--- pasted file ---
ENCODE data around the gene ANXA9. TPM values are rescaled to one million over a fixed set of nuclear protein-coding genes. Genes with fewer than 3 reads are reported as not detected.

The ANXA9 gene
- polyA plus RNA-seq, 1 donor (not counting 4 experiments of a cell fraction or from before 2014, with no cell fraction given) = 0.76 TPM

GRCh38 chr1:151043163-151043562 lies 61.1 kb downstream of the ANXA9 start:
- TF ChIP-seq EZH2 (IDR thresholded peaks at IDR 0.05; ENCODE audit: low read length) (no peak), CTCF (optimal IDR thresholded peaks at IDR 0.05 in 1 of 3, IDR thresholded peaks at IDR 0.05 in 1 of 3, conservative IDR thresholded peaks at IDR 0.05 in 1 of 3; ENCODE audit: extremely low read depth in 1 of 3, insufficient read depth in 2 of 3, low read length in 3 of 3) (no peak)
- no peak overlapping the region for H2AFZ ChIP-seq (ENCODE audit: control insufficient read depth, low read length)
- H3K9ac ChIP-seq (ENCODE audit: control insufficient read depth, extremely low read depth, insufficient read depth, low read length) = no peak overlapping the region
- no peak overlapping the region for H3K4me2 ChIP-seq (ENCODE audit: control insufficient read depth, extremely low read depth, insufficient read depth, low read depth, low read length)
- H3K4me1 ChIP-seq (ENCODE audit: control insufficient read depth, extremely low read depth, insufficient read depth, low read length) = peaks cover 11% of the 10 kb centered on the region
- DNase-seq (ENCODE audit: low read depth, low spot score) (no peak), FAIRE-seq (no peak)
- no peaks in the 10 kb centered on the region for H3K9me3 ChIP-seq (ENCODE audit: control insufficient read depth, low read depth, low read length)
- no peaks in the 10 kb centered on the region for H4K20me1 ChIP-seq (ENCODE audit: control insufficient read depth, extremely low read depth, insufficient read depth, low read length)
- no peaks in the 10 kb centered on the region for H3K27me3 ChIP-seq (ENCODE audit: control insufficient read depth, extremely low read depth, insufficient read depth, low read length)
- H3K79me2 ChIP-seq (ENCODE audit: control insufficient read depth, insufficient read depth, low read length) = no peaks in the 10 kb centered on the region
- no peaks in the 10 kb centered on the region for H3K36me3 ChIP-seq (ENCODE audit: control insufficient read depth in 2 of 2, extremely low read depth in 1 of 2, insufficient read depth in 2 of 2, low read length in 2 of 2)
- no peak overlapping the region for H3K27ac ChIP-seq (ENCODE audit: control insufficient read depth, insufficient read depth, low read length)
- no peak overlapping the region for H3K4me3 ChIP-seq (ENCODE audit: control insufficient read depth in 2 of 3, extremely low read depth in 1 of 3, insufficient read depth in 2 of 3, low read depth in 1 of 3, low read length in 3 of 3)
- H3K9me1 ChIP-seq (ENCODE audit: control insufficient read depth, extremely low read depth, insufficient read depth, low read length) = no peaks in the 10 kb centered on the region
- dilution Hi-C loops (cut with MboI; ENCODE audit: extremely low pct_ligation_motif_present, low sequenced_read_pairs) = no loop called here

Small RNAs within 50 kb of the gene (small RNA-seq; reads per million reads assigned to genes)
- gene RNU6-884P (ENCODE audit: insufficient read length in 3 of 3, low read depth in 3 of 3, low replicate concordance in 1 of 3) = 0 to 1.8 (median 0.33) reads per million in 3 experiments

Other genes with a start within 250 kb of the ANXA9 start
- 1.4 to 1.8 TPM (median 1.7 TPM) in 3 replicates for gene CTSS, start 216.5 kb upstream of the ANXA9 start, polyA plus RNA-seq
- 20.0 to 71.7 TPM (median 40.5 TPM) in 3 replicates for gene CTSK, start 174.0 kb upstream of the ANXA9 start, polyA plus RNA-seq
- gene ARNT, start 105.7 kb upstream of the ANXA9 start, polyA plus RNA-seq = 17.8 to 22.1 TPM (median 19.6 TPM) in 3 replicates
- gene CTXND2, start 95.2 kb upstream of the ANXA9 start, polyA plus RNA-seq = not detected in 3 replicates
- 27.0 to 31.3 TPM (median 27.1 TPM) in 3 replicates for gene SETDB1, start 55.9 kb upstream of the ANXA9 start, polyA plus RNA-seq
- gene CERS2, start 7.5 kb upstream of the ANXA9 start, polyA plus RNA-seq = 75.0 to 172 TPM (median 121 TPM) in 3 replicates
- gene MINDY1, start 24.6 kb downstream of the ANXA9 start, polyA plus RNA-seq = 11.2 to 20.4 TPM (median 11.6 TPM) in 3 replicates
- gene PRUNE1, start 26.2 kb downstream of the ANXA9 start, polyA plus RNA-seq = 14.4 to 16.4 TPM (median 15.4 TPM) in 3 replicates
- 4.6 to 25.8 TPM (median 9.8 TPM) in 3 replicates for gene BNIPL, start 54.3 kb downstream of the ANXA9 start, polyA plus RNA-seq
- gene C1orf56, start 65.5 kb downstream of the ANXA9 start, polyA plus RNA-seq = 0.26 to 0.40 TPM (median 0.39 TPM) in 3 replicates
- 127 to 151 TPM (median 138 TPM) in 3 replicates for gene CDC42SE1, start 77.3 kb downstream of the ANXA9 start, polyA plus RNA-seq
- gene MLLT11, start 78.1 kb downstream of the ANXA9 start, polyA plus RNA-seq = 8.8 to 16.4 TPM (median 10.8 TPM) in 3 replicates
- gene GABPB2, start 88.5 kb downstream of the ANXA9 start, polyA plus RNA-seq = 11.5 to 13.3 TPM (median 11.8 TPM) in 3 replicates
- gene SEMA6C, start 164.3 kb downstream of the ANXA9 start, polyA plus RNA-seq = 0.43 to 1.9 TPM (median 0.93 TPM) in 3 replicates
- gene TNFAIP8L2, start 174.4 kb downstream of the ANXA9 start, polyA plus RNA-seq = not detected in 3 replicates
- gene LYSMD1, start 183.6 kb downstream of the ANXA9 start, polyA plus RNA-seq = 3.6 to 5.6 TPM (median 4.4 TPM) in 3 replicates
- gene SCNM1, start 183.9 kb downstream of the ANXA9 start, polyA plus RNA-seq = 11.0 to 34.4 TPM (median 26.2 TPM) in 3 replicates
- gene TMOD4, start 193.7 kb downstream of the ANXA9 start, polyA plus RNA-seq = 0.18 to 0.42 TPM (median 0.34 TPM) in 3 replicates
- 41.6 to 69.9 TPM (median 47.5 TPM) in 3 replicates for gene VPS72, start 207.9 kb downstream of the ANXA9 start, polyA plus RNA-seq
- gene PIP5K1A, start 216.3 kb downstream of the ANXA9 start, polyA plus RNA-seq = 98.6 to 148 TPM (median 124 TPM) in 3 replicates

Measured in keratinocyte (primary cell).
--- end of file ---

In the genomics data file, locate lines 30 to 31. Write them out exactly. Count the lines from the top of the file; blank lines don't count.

- gene PRUNE1, start 26.2 kb downstream of the ANXA9 start, polyA plus RNA-seq = 14.4 to 16.4 TPM (median 15.4 TPM) in 3 replicates
- 4.6 to 25.8 TPM (median 9.8 TPM) in 3 replicates for gene BNIPL, start 54.3 kb downstream of the ANXA9 start, polyA plus RNA-seq